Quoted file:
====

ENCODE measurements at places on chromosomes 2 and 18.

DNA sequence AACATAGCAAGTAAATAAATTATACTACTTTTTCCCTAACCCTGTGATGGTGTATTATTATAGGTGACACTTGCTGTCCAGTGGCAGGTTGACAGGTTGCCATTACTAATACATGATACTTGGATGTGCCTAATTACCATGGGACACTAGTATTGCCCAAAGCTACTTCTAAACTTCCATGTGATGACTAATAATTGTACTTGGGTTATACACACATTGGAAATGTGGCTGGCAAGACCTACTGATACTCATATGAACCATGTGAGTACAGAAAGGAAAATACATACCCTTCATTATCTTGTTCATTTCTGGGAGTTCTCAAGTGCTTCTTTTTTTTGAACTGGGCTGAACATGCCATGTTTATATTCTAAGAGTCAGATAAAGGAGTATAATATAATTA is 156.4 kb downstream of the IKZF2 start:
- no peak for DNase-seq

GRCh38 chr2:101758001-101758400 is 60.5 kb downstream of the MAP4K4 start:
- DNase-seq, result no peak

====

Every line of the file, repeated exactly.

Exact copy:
ENCODE measurements at places on chromosomes 2 and 18.

DNA sequence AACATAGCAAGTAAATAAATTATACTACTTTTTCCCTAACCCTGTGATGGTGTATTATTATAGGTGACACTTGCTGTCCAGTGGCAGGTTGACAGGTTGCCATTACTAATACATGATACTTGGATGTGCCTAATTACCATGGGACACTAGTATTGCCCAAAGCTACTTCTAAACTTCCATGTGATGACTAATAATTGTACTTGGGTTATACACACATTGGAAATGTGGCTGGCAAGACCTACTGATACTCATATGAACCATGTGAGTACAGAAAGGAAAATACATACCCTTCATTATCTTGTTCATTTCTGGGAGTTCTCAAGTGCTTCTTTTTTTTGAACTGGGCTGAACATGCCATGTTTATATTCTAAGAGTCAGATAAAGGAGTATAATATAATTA is 156.4 kb downstream of the IKZF2 start:
- no peak for DNase-seq

GRCh38 chr2:101758001-101758400 is 60.5 kb downstream of the MAP4K4 start:
- DNase-seq, result no peak